High temperature, smooth, medium plastic, grey-white firing, refined body for reduction and oxidation porcelainous stoneware.
P580 is a variation on the classic '25 Porcelain' mix (25% ball clay, kaolin, feldspar, silica). It uses a blend of 36% ball clays and 12% kaolin to produce a body of greater plasticity. It also has additional bentonite to increase plasticity further. P580 maintains excellent drying properties and is well suited to machine production since it has high leather hard and dry strength compared to porcelains.
While P580 is not quite as white as fine porcelains, it still maintains near zero absorption for functional ware. Thus it is a material-of-choice compared to porcelains if the fired color is acceptable for your application. However, if you can tolerate a slightly darker fired color, we recommend H555.
P580 is a smooth and slick fine grained body that throws and dries quite well compared to all-kaolin porcelains. Its ball clay complement gives it a robust nature that makes it a good choice for machine forming and even hand building. It generates very little slip during throwing and does not work as well when too soft as do more plastic bodies.
However, P580 is fine grained and thus it cannot be expected to dry and handle as well as a coarser stoneware. If you need to join sections, be sure to follow good practice (i.e. use slip containing an aggregate like molochite, dry ware evenly, use as much pressure and lateral movement as possible when joining, make ware with an even cross section).
P580 fired bars. Cone 10R top. Cone 8 to 11 oxidation (from bottom up).
P580 fires darker than P600 or P570. However, its color is stable across the cone 8-10 range in oxidation and its reduction color is quite consistent from firing to firing.
P580 is quite mature (but not vitrified to zero porosity), it contains 24% each of feldspar and silica. It thus produces a very strong product. Thus you must take precautions to make shapes that have inherent strength to resist warping (i.e. avoid goblets with flared bases, flared or overhung bowls). Kiln shelves must also be be flat. You may need to use a little kiln wash to separate lids and vessels.
P580 has a fairly high flint content and is thus easier to fit glazes to than P600.
P580's high strength can be severely compromised if a glaze is under excessive compression or tension. We recommend that you stress-test a piece of ware using a boiling water:ice water test. Ware should be able to survive several two-minute cycles before trouble appears. If you need assistance to adjust the thermal expansion of your glazes, please contact Plainsman.
If you wish to use slip on your ware, make it from a base of P580 itself if possible.
Consider using our standard G2571A matte and G2947U glossy base glazes as starting points. Information is given on adding colorants, opacifiers and variegators to make any effect you want. You will also find excellent recipes made from Ravenscrag Slip and Alberta Slip (on their respective websites, Ravenscrag.com and AlbertaSlip.com). For slip decoration, be careful to match drying and fired shrinkage of the slip with the body.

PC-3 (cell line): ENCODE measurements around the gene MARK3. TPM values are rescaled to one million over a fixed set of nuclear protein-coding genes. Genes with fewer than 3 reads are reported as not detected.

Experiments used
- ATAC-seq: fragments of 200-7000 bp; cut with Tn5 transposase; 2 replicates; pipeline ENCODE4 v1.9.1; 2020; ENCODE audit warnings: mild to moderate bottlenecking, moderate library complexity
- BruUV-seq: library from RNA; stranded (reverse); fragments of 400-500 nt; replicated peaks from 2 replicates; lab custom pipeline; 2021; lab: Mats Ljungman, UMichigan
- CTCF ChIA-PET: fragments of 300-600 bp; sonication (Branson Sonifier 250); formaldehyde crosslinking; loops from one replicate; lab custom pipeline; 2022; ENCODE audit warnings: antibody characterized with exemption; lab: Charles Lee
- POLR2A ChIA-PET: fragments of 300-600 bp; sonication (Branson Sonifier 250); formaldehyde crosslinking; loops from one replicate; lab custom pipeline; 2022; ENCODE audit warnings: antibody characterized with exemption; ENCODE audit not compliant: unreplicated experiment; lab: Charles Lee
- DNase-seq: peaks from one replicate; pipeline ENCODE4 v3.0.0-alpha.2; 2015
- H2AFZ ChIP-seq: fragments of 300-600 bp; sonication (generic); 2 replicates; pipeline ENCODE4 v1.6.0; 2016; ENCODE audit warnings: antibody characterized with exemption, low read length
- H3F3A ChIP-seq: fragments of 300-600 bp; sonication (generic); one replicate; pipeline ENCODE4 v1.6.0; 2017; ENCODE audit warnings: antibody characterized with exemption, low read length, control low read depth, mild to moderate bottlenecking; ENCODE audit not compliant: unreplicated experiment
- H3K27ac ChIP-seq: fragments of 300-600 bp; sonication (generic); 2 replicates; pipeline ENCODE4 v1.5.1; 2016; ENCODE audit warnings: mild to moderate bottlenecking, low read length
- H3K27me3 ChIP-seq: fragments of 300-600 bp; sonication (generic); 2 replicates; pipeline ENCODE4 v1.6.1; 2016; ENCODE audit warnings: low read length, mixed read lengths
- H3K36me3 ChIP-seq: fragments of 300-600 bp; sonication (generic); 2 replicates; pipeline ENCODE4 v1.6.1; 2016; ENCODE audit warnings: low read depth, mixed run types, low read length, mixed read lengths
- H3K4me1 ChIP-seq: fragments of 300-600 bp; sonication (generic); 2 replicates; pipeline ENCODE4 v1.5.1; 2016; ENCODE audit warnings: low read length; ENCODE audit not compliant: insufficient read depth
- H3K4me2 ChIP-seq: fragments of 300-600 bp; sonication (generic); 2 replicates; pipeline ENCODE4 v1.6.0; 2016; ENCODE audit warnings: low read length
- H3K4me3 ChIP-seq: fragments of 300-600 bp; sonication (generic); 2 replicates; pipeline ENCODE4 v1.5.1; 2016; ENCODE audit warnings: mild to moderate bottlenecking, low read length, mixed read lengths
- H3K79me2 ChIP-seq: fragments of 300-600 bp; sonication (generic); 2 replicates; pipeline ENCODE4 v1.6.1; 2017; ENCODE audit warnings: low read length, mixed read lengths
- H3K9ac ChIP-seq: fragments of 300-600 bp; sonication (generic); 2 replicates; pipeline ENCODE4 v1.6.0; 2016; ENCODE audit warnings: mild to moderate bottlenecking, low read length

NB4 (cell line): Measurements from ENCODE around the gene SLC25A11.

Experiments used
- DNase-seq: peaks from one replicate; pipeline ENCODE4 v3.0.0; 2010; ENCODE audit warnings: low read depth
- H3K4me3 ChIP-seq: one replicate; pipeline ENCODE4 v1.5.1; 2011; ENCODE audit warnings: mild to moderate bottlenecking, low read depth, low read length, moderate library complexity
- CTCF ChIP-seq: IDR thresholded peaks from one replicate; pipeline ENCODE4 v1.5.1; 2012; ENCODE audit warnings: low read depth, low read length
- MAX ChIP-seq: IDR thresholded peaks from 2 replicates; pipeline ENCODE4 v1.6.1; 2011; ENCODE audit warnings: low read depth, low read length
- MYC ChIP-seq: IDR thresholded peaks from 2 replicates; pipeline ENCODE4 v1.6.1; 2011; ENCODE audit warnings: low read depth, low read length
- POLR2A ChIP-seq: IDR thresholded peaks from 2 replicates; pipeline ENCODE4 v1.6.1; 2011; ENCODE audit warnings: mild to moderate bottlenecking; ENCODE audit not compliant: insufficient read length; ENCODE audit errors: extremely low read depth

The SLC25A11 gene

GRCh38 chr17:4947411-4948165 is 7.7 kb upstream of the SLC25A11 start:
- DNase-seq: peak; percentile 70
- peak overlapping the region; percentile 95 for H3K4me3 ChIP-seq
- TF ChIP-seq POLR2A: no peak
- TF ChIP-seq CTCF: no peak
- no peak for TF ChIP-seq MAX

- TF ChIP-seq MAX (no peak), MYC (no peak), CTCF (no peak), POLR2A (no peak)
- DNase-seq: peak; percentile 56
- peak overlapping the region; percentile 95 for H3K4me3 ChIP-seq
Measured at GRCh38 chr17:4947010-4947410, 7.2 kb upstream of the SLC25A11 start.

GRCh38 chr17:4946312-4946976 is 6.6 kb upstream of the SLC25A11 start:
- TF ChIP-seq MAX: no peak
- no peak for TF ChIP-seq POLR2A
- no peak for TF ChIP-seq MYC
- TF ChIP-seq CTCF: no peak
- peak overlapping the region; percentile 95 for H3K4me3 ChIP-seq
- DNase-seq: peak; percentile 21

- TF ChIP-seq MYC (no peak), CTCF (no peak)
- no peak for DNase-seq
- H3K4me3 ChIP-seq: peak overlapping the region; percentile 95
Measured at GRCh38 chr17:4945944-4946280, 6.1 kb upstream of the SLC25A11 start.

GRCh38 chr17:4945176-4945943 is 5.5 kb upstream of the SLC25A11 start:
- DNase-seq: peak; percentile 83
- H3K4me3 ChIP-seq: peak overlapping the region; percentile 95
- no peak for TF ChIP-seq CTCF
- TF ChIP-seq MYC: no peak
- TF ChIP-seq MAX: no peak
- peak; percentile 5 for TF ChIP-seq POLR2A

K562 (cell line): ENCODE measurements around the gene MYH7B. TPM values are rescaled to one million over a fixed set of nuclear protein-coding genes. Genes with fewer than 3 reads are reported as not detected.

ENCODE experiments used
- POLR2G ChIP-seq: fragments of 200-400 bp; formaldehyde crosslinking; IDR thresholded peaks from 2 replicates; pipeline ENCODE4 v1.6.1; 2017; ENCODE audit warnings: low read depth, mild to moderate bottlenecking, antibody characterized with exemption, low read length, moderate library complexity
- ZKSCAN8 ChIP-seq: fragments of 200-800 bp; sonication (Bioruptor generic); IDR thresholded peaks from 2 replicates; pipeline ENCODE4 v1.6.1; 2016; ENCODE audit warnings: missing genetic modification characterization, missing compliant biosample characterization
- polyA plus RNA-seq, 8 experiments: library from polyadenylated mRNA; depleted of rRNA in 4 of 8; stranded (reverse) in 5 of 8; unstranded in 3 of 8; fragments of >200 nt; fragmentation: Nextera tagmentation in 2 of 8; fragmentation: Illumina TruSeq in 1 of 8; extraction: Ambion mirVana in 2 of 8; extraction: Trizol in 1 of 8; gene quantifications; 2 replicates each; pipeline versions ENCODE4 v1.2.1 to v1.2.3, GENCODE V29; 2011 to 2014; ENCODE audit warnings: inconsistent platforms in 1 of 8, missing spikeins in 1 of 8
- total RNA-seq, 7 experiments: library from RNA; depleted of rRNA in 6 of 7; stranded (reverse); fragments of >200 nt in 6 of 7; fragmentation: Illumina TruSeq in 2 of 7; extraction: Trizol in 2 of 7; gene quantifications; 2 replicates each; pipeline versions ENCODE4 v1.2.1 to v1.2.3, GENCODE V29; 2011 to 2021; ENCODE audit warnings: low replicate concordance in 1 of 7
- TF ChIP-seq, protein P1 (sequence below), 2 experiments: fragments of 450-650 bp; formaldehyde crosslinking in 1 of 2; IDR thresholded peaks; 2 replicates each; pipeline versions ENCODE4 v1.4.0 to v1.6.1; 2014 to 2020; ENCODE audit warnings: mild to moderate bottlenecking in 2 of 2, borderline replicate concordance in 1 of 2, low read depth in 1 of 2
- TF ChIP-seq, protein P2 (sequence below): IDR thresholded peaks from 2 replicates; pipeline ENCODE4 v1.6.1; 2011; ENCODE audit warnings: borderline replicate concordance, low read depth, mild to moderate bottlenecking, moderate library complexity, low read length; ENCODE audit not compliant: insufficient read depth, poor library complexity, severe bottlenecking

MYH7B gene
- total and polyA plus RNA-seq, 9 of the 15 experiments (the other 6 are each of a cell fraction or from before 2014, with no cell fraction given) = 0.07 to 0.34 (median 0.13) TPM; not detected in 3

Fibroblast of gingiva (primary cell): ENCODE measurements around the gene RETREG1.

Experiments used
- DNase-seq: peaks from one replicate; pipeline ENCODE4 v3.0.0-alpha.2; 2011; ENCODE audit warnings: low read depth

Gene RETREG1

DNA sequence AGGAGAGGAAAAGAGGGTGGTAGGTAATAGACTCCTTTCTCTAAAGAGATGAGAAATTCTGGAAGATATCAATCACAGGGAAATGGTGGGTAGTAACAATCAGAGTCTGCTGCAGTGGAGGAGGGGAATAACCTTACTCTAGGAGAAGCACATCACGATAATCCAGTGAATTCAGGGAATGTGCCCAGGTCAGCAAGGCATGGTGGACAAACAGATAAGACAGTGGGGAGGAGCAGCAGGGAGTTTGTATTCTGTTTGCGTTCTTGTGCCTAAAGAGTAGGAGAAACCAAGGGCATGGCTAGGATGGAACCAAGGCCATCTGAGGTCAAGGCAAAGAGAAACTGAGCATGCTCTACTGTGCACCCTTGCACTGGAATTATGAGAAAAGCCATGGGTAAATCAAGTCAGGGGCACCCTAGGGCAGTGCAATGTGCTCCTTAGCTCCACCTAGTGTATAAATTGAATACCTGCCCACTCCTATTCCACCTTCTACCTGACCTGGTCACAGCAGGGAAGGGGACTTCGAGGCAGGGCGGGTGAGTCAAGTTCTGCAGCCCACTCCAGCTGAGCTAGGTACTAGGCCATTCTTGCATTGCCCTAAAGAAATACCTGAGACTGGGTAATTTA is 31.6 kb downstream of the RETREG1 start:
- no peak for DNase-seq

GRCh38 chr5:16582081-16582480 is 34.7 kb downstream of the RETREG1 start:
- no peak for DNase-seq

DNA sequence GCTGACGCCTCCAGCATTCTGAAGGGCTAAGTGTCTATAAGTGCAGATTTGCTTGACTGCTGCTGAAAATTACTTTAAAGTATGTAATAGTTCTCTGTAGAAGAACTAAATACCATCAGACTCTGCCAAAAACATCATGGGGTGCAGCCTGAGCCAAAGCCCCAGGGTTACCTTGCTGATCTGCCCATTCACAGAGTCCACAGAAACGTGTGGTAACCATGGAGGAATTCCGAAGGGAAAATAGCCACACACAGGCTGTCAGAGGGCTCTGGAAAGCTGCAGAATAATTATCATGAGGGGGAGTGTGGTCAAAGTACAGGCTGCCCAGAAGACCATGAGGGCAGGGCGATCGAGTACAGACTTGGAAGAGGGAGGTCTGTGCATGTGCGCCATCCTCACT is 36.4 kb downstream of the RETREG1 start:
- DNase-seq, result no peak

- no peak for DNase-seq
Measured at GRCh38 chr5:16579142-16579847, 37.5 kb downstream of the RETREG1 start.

We do not supply a thermal expansion value. The reason is that such numbers often mislead users. First, a body has different thermal expansion characteristics when fired at different temperatures, schedules and atmospheres. Dilatometers are only useful when manufacturers can measure bodies and glazes over time and in the same firing conditions. If a chart is supplied here, please view only as a way to compare one body with another.
Another significant issue is that many customers compare measured thermal expansion numbers with calculated values of glazes in efforts to fits those glazes to a body. This does not work. Calculated values are relative only and have limitations that must be understood. The best way to fit glazes to your clay bodies is by testing, evaluation, adjustment and retesting. For example, if a glaze crazes, adjust its recipe to bring the expansion down (using your account at insight-live), fire a glazed piece and thermal stress it (300F into ice-water). If it still crazes, repeat the process.
If we recommend a base clear or glossy glaze, try calculating the expansion of that as a rough guide to know whether your glazes will fit.
Thermal Expansion Chart. Average: 5.5.
Drying Shrinkage: 5.0-6.0% Dry Strength: n/a Water Content: 21.0-22.0% Drying Factor: C110+ Dry Density: n/a
Sieve Analysis (Tyler mesh):
+100: 0.0-0.2% 100-150: 0.0-0.5 150-200: 0.2-1.0 200-325: 2.0-4.0
Cone 8: 6.0-7.0% Cone 10: 6.5-7.5 Cone 10R: 7.0-8.0
Cone 8: 1.0-2.0% Cone 10: 0.3-0.8 Cone 10R: 0.0-0.5
CaO 0.2 K2O 2.9 KNaO 0.0 Li2O 0.4 MgO 0.1 Na2O 0.8 TiO2 0.6 Al2O3 18.9 P2O5 0.0 SiO2 70.2 Fe2O3 0.6 FeO 0.0 MnO 0.0 LOI 5.3%
P580 mugs fired at cone 10R. Pure Alberta Slip as a glaze outside. G1947U clear glaze inside. Glaze employs Grolleg Kaolin (left two mugs) and EPK (right mug). By Tony Hansen.
Large plate by Peter Flanagan. P580 body. The dark slip is colored P600.
Safety Data SheetClick here for web view.
|Plainsman Clays Ltd.|
702 Wood Street, Medicine Hat, Alberta T1A 1E9
Phone: 403-527-8535 FAX:403-527-7508